The Bucs owner wants to add a baseball team to his portfolio, but strip shopping centers also have his investment eye.
By MARK ALBRIGHT
Published May 22, 2003
LAS VEGAS - Whatever comes of Malcolm Glazer's reported effort to buy the Los Angeles Dodgers, the owner of the Tampa Bay Bucs is busy buying strip shopping centers as fast as he can.
The West Palm Beach billionaire's First Allied Corp. has earmarked $500-million to buy small community shopping centers this year, going for properties worth $3-million and up.
And the goal is even more ambitious.
"Ideally we would like to buy a $1-billion portfolio from one seller," Glazer's company said in a brochure distributed at the deal-making session here of the International Council of Shopping Centers.
For the first time, the Glazers had a booth at the annual trade show, and they made the most of their newfound celebrity as the owners of an NFL champion. They rented a plasma-screen TV to show Super Bowl highlights nonstop, and displayed the Super Bowl trophy.
Their brochure boasted that the Glazers flew 100 commercial real estate brokers for a behind-the-scenes NFL weekend in Tampa last November. And they gave a pair of Super Bowl tickets to each broker who sold them a shopping center in 2002.
Shopping center owners hoping to score some face time with a Bucs player at the Las Vegas show had to settle for Malcolm's son Ed.
"Unfortunately, the team is in training camp this week," said Matt Kaiser, First Allied acquisition manager.
Malcolm Glazer's empire was rooted in owning mobile home parks, nursing homes and other income-producing real estate, so it's not a surprise that the family is now into collecting small shopping centers. Its holdings have doubled to 45 nationally since April 2001.
Low interest rates, a slack economy and a beaten-down stock market have sent investors flocking to retail real estate. Retail real estate investment trusts have outperformed the stock market for the past year. In 2002, shopping centers chalked up a 14.5 percent return nationally, according to Marcus & Millichap, an Atlanta brokerage and research firm.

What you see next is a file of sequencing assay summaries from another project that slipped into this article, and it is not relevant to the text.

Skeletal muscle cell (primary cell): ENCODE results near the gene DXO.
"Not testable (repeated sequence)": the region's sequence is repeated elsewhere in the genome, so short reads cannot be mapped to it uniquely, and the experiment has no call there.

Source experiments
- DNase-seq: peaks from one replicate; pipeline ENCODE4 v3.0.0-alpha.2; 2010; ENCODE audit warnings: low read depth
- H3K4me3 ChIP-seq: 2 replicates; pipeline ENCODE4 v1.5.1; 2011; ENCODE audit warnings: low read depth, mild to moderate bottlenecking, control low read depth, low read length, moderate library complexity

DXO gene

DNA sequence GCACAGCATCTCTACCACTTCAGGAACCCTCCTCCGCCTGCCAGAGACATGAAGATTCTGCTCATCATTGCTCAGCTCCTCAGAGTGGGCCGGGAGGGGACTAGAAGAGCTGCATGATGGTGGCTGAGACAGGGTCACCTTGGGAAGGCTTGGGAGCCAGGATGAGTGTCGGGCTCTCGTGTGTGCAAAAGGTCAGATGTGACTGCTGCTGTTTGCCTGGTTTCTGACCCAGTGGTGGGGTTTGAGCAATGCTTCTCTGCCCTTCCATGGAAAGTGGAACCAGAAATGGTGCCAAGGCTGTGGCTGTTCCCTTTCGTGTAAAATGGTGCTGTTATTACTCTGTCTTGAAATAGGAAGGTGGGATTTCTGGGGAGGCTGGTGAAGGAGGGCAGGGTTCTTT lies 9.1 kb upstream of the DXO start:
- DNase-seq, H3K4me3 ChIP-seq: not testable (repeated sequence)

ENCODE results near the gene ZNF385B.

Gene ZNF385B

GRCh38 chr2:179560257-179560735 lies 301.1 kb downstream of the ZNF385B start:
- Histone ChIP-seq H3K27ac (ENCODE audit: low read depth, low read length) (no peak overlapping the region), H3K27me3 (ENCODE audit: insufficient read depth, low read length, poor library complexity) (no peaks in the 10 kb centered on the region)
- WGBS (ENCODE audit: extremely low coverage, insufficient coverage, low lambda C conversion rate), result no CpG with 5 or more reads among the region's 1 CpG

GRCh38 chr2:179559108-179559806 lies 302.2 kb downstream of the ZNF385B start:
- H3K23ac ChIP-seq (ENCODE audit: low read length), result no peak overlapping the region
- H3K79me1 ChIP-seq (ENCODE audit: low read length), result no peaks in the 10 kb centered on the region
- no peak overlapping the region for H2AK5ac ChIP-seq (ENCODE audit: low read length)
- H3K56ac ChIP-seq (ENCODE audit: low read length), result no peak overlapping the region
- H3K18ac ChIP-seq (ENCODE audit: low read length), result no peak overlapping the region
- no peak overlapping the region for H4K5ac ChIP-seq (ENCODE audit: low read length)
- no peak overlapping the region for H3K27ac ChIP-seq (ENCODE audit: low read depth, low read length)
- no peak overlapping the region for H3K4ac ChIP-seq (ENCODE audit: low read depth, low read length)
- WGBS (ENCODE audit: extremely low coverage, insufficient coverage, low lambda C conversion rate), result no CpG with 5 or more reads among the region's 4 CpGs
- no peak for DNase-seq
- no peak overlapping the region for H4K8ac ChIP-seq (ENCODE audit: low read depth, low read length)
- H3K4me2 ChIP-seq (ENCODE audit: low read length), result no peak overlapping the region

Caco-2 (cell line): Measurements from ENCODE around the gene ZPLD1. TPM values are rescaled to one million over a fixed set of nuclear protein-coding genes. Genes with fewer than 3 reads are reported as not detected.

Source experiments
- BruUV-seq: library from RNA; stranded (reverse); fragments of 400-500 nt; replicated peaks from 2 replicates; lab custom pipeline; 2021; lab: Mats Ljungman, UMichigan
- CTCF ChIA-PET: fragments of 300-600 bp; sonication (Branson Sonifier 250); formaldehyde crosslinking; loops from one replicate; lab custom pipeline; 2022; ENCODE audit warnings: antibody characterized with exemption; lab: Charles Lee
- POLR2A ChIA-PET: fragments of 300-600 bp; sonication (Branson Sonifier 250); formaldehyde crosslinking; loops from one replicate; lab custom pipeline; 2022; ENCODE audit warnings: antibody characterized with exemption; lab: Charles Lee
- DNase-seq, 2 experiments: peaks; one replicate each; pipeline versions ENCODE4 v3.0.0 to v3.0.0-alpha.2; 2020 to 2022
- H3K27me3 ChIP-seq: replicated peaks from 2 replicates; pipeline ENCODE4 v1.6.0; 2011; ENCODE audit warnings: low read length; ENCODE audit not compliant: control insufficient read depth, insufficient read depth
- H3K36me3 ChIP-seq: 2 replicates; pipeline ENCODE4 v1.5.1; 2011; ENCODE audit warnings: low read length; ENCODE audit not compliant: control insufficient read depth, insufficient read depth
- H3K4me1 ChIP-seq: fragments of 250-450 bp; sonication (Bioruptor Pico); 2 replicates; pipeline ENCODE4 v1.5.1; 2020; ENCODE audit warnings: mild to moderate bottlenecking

Although the Glazers clearly enjoy the glamour of professional football, and potentially of owning a baseball franchise in Los Angeles, they are not looking for glitz in their shopping center portfolio.
They want no-muss, no-fuss centers already filled with long-term tenants. They want real estate in well-developed areas where there is little space for competitors. They offer cash and a closing within 30 days.
The Glazers' portfolio includes eight Kmarts and many grocery stores and spreads across 16 states. The smallest acquisition was a center in Norfolk, Va., that sold for $3.7-million. The biggest was an Atlanta project for $27.5-million anchored by a Regal Cinema, Macaroni Grill and Rio Bravo restaurants and a Starbucks coffee shop.
One of Allied's biggest purchases last year did not fit the investment criteria. The family paid $22.9-million for Tampa Bay Center, the abandoned regional shopping mall near Raymond James Stadium in Tampa.
Kaiser said the Glazers have several spinoff ideas percolating in addition to a Bucs training facility on the 80-acre mall property, but nothing solid to talk about yet.